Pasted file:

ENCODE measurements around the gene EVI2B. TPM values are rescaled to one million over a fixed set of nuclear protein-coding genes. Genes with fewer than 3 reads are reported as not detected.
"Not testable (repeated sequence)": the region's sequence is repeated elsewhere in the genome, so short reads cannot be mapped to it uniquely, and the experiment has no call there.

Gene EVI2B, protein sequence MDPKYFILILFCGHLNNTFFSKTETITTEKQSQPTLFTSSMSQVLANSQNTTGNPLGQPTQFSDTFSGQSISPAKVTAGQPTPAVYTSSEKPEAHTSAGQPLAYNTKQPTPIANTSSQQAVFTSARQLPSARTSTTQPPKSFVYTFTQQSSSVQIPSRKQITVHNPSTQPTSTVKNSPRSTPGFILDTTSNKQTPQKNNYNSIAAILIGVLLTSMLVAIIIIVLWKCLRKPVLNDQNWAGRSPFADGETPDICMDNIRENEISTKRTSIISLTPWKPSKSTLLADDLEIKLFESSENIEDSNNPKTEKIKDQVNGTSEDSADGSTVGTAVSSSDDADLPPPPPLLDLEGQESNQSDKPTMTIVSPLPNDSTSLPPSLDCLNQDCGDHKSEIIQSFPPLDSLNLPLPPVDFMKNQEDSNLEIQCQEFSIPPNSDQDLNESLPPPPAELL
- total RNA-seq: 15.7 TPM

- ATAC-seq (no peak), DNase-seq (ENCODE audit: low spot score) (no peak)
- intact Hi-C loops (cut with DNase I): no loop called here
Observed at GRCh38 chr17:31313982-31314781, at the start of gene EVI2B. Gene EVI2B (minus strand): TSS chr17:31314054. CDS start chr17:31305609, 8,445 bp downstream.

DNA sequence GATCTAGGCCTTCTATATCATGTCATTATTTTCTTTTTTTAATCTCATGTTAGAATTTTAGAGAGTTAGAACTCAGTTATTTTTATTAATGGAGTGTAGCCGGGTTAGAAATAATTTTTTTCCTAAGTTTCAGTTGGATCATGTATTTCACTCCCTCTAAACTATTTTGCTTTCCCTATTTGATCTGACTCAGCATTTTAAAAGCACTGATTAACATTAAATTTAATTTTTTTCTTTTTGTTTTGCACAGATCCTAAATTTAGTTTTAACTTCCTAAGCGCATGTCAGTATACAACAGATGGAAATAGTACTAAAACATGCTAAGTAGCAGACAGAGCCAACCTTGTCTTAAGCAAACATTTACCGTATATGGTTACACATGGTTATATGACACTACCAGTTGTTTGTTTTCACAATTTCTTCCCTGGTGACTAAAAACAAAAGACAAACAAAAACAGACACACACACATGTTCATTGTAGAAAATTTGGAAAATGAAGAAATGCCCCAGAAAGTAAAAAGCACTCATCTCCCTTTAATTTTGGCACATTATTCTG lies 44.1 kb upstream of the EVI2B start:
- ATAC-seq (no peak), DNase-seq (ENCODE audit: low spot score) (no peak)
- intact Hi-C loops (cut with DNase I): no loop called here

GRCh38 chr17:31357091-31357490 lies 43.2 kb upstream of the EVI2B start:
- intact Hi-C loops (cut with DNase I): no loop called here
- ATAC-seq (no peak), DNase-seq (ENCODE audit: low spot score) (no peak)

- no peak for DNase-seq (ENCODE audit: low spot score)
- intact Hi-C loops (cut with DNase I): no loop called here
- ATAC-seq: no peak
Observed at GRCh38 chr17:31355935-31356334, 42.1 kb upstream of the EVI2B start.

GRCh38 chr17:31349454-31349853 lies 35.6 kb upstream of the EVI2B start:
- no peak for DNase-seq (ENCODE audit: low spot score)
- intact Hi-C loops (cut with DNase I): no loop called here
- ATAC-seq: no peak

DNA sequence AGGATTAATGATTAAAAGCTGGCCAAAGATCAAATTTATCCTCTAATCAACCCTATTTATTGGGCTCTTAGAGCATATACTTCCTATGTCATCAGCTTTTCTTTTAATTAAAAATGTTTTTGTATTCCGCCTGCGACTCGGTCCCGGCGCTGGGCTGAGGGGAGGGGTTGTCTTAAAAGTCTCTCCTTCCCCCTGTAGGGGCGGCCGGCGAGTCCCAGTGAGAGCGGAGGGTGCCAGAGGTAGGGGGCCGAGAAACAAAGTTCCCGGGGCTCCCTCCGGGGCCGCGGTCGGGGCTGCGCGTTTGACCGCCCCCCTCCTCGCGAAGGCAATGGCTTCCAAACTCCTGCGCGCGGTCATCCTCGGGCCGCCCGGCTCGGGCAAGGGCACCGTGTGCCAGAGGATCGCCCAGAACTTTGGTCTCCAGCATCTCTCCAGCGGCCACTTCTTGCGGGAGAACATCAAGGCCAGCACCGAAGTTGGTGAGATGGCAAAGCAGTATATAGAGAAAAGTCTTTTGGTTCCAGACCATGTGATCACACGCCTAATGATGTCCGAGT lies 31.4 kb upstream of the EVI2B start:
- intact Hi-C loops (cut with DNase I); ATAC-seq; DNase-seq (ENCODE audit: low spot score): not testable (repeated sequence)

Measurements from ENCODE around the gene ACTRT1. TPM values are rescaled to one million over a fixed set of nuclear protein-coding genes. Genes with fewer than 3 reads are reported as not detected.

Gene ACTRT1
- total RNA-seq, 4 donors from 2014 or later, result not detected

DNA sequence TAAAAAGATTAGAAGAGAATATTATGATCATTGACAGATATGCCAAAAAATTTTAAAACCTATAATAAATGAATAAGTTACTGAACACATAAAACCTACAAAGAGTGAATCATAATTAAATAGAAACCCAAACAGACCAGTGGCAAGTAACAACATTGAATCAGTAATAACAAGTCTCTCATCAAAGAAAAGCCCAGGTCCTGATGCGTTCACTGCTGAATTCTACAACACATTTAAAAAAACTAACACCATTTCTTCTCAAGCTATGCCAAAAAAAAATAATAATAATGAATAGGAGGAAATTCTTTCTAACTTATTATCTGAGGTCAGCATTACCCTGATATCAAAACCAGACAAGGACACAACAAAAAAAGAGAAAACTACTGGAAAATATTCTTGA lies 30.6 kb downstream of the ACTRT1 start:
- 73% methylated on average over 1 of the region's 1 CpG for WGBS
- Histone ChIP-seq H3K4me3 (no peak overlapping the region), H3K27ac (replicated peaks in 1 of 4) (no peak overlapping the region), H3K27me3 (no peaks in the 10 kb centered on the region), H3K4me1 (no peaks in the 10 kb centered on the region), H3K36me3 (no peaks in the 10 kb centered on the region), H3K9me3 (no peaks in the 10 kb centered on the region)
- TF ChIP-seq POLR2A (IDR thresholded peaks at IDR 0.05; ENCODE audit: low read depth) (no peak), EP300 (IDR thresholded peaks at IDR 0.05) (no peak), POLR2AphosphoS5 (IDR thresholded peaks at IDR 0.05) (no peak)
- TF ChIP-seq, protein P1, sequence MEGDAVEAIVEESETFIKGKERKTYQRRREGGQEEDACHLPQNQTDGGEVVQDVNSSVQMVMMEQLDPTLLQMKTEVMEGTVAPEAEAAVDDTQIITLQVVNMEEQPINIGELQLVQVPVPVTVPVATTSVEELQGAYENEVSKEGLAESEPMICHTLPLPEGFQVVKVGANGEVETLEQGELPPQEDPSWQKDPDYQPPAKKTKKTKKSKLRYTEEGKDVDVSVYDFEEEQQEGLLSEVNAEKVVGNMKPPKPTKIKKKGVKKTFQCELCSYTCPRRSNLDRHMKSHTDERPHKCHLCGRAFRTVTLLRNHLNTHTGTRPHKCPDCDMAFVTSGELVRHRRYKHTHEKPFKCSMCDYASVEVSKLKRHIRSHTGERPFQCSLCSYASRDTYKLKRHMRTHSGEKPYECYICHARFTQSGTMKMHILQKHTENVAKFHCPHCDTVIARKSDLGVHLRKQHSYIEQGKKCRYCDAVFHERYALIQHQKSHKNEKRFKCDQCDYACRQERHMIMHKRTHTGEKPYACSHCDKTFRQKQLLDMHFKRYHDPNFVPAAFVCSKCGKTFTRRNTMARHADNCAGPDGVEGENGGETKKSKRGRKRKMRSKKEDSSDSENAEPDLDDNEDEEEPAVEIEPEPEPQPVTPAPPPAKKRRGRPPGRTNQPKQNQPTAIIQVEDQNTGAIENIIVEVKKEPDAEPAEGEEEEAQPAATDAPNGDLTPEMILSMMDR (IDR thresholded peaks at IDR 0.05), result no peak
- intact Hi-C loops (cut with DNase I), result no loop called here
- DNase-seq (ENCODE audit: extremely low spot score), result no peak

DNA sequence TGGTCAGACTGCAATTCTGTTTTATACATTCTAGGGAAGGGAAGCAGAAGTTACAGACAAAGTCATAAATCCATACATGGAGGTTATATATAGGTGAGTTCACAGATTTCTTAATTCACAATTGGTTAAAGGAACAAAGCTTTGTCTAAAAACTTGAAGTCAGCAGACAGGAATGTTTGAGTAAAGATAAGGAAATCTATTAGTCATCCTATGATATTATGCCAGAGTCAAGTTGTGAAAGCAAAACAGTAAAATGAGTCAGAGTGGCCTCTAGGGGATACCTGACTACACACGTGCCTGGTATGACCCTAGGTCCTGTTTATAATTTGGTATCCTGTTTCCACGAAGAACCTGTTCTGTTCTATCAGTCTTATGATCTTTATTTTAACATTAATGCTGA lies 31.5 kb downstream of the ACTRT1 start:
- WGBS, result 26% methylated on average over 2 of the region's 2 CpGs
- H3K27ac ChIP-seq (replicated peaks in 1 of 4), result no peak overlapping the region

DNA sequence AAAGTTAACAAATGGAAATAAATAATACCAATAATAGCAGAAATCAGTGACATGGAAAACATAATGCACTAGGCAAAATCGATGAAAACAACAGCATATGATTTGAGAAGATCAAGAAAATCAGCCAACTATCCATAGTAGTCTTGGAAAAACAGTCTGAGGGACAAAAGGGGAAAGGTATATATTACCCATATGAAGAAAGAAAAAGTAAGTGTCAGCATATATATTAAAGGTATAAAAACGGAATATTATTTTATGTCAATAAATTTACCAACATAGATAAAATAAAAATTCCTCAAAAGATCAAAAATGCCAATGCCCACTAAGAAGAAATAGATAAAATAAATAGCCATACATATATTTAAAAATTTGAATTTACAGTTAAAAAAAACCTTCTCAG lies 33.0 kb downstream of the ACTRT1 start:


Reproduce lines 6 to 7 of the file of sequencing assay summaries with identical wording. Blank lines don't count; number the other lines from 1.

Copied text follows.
- intact Hi-C loops (cut with DNase I): no loop called here
Observed at GRCh38 chr17:31313982-31314781, at the start of gene EVI2B. Gene EVI2B (minus strand): TSS chr17:31314054. CDS start chr17:31305609, 8,445 bp downstream.